In terms of risk reduction, businesses anticipating regulatory water restrictions in California or elsewhere have two general approaches: reducing their own demand for water, or addressing the broader public policy that led (or may lead) to water restrictions. It is possible that many businesses could achieve substantial water use reductions through measures like auditing their current usage, replacing outdoor landscaping with drought-resistant plants, or installing more water-efficient appliances and equipment. Such techniques are certainly much easier for an individual business to control than public policy is, but ultimately may not be enough to truly mitigate the long-term risk. Until the fundamental causes of water shortages are addressed, no business will be immune to significant downside risk from water scarcity.
The Tragedy of the Commons
While it is possible that every individual consumer will invest in water efficiency measures to stave off disaster, history and economic theory suggest that is extremely unlikely. The concept of the “tragedy of the commons” says that individual consumers tend to maximize their own usage of shared resources to meet their needs even if the combined effect of all users doing so ultimately depletes or destroys the resource. Unfortunately, considering that California’s initial attempts to achieve voluntary reductions in water usage were ineffective, it appears the state is at risk of experiencing a tragedy of the commons regarding water—there simply is not enough to meet everyone’s wants or needs. Other states and municipalities could someday follow.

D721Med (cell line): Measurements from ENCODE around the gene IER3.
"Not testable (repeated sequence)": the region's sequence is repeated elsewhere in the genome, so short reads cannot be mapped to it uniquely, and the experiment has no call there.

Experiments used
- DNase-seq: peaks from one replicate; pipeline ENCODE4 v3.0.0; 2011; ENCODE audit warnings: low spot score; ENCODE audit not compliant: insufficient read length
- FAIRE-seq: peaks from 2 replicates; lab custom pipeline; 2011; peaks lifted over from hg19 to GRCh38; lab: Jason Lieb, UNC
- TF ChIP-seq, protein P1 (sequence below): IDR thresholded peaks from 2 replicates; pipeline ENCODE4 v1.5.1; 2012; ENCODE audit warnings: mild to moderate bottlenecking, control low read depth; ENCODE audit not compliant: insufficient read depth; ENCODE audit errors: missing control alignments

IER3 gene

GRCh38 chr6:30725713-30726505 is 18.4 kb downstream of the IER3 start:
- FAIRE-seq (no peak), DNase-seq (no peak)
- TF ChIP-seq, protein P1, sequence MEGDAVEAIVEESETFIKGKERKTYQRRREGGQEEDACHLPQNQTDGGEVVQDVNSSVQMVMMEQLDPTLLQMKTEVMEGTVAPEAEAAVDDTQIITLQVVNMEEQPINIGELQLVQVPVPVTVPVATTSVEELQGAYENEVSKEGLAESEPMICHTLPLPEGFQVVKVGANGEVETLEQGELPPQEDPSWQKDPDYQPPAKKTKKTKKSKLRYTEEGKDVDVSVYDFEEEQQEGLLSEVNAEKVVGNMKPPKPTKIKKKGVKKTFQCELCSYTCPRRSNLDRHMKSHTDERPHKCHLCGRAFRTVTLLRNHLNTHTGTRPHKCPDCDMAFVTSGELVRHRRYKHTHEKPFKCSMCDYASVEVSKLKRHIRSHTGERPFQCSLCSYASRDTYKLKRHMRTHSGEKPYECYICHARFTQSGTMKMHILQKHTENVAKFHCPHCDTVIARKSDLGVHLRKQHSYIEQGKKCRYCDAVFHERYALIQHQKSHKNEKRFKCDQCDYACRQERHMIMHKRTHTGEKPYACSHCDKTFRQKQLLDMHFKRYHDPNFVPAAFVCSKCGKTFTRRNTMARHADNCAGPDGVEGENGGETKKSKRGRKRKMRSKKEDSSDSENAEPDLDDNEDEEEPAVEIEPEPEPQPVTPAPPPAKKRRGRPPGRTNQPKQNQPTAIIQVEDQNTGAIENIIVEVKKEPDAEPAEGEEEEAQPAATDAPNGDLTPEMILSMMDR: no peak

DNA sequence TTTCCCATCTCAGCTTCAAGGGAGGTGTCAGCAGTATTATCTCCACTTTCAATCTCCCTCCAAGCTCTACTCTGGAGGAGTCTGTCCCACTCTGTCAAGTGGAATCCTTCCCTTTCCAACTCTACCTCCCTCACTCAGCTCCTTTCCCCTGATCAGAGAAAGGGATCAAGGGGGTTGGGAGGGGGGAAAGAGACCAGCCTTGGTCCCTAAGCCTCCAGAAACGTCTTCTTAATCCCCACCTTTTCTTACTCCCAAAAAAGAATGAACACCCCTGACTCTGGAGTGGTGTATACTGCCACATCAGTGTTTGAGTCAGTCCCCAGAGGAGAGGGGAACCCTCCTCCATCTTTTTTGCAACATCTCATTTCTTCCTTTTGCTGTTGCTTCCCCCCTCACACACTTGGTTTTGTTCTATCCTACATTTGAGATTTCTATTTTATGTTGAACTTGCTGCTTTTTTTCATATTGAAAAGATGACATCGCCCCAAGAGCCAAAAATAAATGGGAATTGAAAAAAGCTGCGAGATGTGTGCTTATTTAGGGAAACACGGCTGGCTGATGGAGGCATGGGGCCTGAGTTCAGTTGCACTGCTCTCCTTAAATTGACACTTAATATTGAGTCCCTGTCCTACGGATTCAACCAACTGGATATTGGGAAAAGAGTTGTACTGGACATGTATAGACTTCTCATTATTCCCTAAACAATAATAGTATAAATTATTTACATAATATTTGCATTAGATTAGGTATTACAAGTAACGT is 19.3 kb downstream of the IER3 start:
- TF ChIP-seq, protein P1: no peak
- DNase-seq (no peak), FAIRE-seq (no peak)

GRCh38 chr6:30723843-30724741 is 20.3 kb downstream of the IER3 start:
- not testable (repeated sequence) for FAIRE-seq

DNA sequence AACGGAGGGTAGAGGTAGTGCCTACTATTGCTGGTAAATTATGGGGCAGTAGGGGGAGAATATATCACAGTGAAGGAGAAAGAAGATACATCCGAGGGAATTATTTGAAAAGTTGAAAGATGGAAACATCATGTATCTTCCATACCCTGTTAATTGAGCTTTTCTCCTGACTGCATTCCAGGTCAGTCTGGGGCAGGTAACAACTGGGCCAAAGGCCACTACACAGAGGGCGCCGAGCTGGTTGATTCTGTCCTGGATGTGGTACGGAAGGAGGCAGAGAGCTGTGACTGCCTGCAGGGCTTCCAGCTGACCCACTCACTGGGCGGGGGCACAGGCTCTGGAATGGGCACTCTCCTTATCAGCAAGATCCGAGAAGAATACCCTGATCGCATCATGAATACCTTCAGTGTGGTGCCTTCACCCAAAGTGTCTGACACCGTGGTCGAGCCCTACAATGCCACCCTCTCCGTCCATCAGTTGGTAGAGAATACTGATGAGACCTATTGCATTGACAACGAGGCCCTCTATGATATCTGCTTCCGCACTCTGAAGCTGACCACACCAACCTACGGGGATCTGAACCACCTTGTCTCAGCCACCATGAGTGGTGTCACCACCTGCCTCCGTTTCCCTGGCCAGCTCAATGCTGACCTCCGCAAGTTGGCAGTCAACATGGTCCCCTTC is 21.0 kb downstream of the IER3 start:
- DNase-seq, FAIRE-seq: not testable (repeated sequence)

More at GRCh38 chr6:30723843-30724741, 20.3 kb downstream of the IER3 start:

Cohen characterized California’s current water crisis as a man-made disaster, arguing, “The drought came to us from Mother Nature, but the crisis came from political decisions.” He noted that the risk of drought is entirely predictable, as California has suffered through at least eight severe droughts in the 20th century alone. Equally foreseeable, growing populations and expanding economies continue to demand additional public resources such as water, but public policies have failed to keep up with the correlating demand. Worse, he argued, governments have imposed rules, regulations and policies that make it difficult, if not impossible, to devise workable solutions for shortages.
For example, Cohen cited the enactment of renewable portfolio standards in most U.S. states, which mandate that a certain percentage of electricity generation come from renewable energy sources over a defined timeframe. Unfortunately, as states and municipalities have struggled to meet these requirements, the cost of electricity has dramatically increased. Indeed, some estimate that California’s energy prices may increase by 47% by 2030 in part because of renewable portfolio standards. As such, even though California sits on an ocean, it cannot effectively utilize desalinization to produce additional fresh water since the process is energy intensive, and thus cost-prohibitive. Partially in response to these energy cost increases, states like West Virginia and Ohio have already undone these regulations, and others may follow. Water restrictions could face similar difficulties.
California and other states also have not adequately invested in necessary water infrastructure, including reservoirs. The American Water Works Association estimates there are 240,000 water main breaks annually, resulting in tremendous waste. For the American economy to grow, improved water infrastructure is a necessity. Unfortunately, Cohen said, individuals and businesses are now paying the price for these failings of public policy.
California may be the first state to impose mandatory water restrictions, but it is unlikely to be the last. Businesses in all industries rely on cheap water and may have previously taken it for granted. As that changes, individual conservation or efficiency efforts are only part of the risk management strategy required to ensure that needed water supplies remain available and cost-effective. Although many businesses may be wary of getting involved in public policy debates or lobbying efforts, an era of water scarcity may make such involvement a necessary long-term risk-reduction technique. As Cohen warned, “What we’re seeing now in California, we’re going to see again.”